CHID 250 C: Mediating Identities

The collaborative space and artifacts archive for CHID 250 C: Mediating Identities at the University of Washington, Autumn 2012. Taught by Edmond Y. Chang.

transformfeminism:

floralfemme:

underwater-pineapple:

floralfemme:

excuse me who said hi babe

liam’sbutts

all of them?

just 2

one of them is mine

(Source: flowerfilled, via getouttaqueer)

— 1 year ago with 11 notes

Untitled: CRITICAL REVIEW: Posthuman Technologies in Xcom by Christina Hall →

crh22:

Posthuman Technologies in XCom

XCom: Enemy Unknown is a main stream turn based strategy video game that was recently released and can be played on many different gaming systems. The goal of the game is to figure out the aliens plans, defeat them and have the human race survive the attack….

— 1 year ago with 1 note

Critical Review: Skyrim by Ashton Roth

Skyrim is a single-player adventure game in which the characters are very limited in the way that it is constructed by men, for men. It fits into normative societal structures of power—the white man going to slay the dragon and traverse mountaintop after mountaintop to save the townspeople. The premise of this game is not entirely blatant, though appears to be completing a set of tasks in order to better the town and appear most hyper-masculine. I think this game could be an important addition to the class in the way that it conforms to normative ideologies: heteronormativity, performativity, and the use of technology as it shapes identity.

The options for the main character is always a masculine-presenting, male-identified person who appears coated in armor, without much skin showing, though appears like that of a human. The technologies employed in Skyrim are the obvious armor: the only thing showing being overtly muscular arms but face, torso and other extremities covered completely by armor. These allow the main character to traverse the lands and slay dragons and wolves without being killed (most likely) in the process. Technological identity plays into Skyrim when the characters aren’t whole without their technology. The main character could not exist without his armor when there is no option to be free of it. The extension of self via machinery attached to one’s body is very post-human and would be great to analyze in class.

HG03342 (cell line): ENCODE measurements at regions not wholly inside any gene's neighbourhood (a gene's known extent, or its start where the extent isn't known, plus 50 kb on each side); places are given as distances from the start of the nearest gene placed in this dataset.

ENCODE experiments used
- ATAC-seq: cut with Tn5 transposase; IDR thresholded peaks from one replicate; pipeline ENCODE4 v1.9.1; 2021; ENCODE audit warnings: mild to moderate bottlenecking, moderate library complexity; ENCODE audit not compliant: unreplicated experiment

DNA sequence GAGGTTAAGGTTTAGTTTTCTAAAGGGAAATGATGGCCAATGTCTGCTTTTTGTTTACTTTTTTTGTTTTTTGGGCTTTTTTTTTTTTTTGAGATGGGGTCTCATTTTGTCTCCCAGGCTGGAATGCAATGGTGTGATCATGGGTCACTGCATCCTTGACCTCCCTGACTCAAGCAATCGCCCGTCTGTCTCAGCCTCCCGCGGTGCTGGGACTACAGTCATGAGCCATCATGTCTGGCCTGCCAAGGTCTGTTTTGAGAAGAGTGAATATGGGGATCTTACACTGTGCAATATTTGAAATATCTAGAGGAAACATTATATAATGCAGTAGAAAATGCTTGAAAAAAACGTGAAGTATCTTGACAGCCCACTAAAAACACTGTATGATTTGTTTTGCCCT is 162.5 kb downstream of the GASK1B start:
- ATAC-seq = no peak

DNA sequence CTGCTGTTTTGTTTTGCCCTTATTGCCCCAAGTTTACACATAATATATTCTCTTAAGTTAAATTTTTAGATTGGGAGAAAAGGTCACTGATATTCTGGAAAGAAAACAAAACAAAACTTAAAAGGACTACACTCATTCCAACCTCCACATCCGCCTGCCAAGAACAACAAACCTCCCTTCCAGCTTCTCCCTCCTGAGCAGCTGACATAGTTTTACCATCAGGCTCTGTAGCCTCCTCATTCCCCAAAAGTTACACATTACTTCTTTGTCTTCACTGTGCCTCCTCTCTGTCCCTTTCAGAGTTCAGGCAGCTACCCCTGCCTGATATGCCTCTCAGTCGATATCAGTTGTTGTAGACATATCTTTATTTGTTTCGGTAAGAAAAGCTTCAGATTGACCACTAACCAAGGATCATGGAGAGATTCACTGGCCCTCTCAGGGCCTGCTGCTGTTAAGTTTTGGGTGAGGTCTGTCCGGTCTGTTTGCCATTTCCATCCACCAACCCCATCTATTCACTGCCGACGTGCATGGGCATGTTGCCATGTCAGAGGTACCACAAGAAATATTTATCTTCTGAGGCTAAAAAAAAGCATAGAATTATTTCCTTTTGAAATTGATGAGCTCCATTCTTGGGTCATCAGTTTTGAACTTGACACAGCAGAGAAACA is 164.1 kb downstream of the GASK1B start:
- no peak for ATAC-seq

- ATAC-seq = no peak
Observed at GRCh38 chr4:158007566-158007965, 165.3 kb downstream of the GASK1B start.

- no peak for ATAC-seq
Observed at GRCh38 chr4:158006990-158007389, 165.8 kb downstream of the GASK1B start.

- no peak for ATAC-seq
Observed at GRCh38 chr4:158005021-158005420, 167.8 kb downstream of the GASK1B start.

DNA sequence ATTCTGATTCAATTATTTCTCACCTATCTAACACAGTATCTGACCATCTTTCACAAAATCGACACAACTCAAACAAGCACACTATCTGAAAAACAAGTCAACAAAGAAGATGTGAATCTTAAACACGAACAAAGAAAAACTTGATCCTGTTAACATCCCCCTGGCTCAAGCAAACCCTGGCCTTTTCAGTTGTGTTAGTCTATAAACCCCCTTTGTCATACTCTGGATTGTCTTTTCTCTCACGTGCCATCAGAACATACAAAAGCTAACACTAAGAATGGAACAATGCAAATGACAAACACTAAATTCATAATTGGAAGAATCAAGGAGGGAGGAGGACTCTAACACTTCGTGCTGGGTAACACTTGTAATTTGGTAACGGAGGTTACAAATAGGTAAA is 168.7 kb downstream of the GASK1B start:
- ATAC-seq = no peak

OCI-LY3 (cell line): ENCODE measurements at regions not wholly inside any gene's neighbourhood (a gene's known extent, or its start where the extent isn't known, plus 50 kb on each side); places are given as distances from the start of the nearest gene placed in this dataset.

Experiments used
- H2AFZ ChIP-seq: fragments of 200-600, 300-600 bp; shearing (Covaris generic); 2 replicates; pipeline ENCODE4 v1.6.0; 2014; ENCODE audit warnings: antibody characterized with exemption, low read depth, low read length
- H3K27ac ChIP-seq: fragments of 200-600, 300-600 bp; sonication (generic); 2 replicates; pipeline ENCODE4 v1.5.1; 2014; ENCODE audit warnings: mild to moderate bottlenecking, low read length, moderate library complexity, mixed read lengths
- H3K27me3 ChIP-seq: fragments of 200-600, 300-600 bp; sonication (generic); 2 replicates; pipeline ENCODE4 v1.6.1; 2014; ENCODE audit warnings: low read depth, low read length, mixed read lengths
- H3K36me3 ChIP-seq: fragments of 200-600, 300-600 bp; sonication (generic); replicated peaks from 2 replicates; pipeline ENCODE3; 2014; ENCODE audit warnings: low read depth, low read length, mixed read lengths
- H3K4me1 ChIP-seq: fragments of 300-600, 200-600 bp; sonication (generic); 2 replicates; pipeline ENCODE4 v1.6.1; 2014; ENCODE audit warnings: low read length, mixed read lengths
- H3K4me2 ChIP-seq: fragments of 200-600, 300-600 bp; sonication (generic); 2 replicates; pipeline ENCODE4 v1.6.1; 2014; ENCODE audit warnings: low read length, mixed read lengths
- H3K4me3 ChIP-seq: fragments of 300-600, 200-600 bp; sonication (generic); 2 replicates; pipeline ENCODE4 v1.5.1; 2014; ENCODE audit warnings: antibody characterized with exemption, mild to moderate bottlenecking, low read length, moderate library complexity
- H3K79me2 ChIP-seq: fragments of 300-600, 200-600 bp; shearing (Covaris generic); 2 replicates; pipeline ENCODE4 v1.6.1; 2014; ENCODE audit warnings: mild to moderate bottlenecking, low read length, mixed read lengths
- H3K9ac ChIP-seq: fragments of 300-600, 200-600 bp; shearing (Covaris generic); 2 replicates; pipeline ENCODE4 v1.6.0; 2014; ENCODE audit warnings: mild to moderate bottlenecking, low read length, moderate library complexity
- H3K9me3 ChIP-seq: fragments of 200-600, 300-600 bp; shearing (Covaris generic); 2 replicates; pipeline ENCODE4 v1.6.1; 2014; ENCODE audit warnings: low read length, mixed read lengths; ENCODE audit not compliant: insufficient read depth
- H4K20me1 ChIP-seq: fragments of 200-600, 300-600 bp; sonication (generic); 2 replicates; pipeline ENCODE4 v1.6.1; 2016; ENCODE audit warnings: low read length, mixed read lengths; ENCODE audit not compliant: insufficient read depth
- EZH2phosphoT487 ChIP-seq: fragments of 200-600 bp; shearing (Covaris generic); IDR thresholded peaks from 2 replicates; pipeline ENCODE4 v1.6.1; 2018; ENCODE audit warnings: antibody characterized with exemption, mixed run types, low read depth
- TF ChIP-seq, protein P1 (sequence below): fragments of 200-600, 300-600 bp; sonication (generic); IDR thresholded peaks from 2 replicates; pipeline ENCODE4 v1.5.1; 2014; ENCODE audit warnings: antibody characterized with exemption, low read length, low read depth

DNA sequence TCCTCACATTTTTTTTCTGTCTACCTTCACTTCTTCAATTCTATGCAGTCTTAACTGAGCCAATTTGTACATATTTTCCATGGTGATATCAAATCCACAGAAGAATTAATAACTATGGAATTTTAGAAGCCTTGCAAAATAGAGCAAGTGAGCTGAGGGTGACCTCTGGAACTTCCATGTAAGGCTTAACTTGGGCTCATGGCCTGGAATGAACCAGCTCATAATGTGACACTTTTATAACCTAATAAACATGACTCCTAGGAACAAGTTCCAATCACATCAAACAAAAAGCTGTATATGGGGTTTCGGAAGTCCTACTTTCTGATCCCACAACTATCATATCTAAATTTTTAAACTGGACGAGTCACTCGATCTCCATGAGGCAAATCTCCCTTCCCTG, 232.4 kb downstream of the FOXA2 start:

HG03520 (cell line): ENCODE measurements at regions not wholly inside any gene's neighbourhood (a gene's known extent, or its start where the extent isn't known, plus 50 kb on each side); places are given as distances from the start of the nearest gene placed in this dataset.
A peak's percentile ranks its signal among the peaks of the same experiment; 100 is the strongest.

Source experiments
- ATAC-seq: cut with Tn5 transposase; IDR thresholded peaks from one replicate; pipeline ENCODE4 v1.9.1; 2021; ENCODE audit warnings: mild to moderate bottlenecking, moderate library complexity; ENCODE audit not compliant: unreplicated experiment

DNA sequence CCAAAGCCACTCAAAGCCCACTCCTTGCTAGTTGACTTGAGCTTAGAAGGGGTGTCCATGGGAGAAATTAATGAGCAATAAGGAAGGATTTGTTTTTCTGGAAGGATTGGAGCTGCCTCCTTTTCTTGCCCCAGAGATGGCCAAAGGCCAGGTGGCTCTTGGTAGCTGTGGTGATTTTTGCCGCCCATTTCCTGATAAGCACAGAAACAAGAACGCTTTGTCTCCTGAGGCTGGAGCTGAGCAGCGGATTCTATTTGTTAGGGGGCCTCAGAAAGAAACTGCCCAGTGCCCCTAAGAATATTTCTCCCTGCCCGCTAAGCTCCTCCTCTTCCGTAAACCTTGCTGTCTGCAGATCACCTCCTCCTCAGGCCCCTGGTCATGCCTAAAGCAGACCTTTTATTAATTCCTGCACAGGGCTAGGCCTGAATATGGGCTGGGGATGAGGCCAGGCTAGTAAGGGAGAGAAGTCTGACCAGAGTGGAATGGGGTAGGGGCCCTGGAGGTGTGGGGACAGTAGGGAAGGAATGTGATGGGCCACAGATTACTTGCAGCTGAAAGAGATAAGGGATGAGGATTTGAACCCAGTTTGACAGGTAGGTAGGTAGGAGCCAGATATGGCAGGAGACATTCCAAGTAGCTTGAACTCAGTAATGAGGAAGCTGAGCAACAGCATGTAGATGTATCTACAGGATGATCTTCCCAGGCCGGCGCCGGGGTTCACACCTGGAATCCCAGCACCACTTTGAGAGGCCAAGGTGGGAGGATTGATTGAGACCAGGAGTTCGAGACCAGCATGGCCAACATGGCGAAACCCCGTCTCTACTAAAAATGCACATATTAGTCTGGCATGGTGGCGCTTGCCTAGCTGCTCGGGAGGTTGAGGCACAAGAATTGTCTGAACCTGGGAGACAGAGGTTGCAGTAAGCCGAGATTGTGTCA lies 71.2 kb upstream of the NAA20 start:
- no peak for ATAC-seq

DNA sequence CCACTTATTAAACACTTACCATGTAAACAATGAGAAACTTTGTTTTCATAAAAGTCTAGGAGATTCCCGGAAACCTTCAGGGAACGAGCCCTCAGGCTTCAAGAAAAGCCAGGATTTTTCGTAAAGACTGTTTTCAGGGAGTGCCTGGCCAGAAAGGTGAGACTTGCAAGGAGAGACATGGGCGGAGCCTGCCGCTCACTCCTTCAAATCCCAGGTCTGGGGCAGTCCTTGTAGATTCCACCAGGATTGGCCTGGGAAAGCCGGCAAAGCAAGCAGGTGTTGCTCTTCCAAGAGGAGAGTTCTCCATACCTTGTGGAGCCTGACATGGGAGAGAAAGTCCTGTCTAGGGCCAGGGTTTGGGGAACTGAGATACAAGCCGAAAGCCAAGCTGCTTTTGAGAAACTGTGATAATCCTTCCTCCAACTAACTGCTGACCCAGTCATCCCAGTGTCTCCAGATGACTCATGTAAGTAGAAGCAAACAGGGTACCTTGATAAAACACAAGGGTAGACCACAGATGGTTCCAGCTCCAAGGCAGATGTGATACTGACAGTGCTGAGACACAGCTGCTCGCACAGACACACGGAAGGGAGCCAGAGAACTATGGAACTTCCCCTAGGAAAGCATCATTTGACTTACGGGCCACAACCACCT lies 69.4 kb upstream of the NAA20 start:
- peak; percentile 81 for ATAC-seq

Other ideologies in place are that the women in Skyrim are lacking visibility, and when they do, they are presented as wives for the main character to choose. This is commonly seen in videogames, and reinforces heteronormative and frankly, sexist, ideals that companies have decided are attractive to gamers. The fact that women are only in place to be passive and to serve their husbands (if the husbands want them) is an extremely antiquated look at what gender roles are in western society. Along with heteronormativity, Judith Butler’s idea of performativity plays a huge role in the construction of Skyrim. The main character is portrayed as this hyper-masculine being who conforms to today’s ideals of what a “man” looks like. Bulging muscles, lack of hips, big and boisterous and overtly aggressive to top of what a “man” is supposed to look like. Butler states, “There is no gender identity behind the expressions of gender… identity is performativity constituted by the very ‘expressions’ that are said to be its results.”(99) This translates into the main character of Skyrim by reiterating that this constructs of masculinity that society sees as powerful and strong correspond to what the main character of Skyrim appears to be. This correspondence with technology then challenges identity by posing the question: what gives a human man his strength? Is it the addition of technology to keep his human body from being exposed, therefore making him that of a super-human, or is it the appearance of a male figure who exists to kill and fight for the greater sake of the town, while maintaining a passive woman on his side to ensure his humanity?

— 1 year ago

#critical review